You can require two-factor authentication each time a user logs in with a username and password to Salesforce, including orgs with custom domains created using My Domain.  This is set at the profile level by changing “Session security level required at login” to “High Assurance.”  Then set session security levels in your org’s session settings to apply the policy for login methods. Also, in your org’s session settings, review the session security levels to make sure that Two-Factor Authentication is in the High Assurance column.

  • Password Complexity

Along the same lines as two factor authentication, now might be a good time to strengthen the “what you know” portion of authentication to ensure only the right users are accessing your org.  We have found in our Security Risk Assessments that many of our clients' Salesforce org password complexity configurations were not in alignment with their corporate security policies.  This is a good time to align corporate policy and your Salesforce org in this regard.  If you do not have a policy, one might consider using the NIST framework used by the Federal government, specifically NIST 800-63 Volume B.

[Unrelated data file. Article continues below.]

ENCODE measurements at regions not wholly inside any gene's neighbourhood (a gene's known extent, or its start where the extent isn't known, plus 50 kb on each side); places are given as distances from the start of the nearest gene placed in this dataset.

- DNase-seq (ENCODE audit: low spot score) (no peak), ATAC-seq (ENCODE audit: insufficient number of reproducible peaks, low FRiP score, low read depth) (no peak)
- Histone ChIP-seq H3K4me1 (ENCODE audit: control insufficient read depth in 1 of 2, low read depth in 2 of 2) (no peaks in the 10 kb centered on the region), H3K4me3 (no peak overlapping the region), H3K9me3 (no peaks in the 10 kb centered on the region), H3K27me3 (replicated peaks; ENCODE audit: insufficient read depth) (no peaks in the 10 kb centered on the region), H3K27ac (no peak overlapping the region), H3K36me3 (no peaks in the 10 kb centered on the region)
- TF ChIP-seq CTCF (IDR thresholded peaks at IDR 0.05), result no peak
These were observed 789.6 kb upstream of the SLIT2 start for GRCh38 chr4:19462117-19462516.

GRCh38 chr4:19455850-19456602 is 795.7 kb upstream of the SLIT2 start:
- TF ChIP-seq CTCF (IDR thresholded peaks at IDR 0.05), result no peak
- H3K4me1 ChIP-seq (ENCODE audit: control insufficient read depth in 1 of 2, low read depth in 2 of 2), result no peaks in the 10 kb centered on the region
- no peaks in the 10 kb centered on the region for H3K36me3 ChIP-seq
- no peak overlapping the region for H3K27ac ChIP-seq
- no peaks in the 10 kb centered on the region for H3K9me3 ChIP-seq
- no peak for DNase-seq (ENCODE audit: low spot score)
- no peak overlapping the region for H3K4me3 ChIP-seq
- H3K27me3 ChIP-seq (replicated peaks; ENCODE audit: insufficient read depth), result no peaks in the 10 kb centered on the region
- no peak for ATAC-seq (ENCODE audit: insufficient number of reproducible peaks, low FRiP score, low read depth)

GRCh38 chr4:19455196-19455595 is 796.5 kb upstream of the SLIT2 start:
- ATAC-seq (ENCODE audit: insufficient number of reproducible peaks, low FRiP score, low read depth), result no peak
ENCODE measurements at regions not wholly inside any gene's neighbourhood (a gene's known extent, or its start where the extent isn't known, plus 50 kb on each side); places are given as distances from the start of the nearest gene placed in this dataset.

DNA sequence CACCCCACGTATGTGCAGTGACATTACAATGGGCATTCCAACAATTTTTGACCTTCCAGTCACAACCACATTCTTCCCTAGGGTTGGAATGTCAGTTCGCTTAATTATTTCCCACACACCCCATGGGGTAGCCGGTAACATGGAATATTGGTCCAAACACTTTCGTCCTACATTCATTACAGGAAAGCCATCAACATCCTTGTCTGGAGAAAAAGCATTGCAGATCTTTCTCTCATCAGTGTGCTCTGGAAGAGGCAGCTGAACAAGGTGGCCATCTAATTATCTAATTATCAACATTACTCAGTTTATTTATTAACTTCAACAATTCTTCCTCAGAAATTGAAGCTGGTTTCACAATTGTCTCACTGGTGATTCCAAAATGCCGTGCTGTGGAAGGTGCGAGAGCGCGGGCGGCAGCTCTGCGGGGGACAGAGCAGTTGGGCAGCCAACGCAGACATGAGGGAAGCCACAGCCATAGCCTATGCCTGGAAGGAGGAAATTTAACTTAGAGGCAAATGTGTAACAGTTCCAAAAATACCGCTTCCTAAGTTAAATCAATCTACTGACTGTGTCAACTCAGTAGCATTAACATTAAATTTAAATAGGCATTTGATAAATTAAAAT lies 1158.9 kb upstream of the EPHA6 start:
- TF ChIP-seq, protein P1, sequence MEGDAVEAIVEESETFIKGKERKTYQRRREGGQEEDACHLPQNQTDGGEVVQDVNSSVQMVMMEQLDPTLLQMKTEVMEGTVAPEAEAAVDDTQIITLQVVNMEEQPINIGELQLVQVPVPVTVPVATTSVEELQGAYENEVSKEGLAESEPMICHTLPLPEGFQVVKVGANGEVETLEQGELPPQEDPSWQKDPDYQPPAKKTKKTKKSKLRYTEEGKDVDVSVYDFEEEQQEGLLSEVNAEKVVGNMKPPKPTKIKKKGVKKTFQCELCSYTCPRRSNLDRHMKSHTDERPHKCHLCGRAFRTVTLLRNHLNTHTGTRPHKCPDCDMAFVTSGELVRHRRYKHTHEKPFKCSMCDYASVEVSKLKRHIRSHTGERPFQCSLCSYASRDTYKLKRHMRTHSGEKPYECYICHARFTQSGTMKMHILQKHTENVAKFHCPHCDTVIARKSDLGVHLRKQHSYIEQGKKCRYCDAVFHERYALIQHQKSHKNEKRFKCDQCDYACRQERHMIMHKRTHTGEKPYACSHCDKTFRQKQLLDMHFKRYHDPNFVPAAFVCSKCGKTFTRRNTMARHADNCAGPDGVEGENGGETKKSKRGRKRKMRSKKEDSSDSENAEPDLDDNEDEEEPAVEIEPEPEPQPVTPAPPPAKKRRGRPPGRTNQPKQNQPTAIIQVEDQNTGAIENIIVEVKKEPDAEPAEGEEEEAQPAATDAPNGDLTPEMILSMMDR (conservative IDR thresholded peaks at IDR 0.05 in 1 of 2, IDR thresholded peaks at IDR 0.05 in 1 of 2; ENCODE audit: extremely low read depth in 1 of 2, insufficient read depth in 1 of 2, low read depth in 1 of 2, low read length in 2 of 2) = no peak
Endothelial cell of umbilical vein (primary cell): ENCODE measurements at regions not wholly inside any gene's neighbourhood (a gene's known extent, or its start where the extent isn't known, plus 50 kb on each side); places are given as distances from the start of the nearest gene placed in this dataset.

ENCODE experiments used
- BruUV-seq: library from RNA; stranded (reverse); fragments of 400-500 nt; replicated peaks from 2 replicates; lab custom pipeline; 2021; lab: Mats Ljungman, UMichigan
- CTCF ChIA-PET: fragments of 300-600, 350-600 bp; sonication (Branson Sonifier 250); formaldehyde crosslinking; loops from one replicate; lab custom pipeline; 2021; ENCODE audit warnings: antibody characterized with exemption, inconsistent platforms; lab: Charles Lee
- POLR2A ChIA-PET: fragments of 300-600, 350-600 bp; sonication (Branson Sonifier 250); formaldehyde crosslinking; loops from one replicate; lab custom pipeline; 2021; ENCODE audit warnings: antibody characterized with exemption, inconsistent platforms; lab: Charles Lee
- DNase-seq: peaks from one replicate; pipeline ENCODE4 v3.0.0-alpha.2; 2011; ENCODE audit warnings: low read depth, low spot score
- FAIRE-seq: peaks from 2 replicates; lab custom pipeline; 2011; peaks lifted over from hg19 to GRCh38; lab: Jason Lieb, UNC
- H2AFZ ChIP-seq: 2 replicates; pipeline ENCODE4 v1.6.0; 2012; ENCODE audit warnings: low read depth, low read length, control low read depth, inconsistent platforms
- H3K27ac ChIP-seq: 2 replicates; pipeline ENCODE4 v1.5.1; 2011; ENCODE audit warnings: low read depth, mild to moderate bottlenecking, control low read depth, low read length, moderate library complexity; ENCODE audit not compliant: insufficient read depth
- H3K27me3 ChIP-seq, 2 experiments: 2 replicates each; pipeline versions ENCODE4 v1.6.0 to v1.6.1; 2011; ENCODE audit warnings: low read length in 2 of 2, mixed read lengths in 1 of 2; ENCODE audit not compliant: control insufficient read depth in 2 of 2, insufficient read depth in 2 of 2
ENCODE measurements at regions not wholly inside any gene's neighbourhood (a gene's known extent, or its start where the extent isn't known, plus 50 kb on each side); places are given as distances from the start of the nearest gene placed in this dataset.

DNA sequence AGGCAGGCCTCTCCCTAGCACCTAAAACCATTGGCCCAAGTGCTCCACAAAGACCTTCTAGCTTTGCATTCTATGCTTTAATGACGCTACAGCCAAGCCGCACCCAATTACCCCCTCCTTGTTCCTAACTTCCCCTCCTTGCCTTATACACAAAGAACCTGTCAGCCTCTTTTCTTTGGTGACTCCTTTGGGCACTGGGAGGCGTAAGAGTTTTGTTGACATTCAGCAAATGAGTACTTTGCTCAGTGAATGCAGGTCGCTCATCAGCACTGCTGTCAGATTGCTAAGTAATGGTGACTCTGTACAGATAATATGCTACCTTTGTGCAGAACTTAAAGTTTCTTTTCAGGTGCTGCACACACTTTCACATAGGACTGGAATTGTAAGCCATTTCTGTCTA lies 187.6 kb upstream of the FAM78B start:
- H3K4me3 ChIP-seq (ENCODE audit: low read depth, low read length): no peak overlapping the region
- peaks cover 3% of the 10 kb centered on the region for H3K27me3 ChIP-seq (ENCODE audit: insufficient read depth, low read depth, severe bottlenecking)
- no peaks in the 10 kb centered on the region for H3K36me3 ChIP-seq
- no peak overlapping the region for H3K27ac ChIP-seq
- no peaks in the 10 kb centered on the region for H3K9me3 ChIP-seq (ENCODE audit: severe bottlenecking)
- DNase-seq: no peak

Leverage Existing Capacity/Capabilities

Be sure to check with your infrastructure/IT team!  There may be unused capacity and/or existing solutions which can be put to work to minimize the disruption caused by COVID-19.  Some helpful examples are included below. 

In either example below, ensure that if you use the solution, you confirm that the IP range used/provided by the solution is within the IP range configured in your Salesforce org!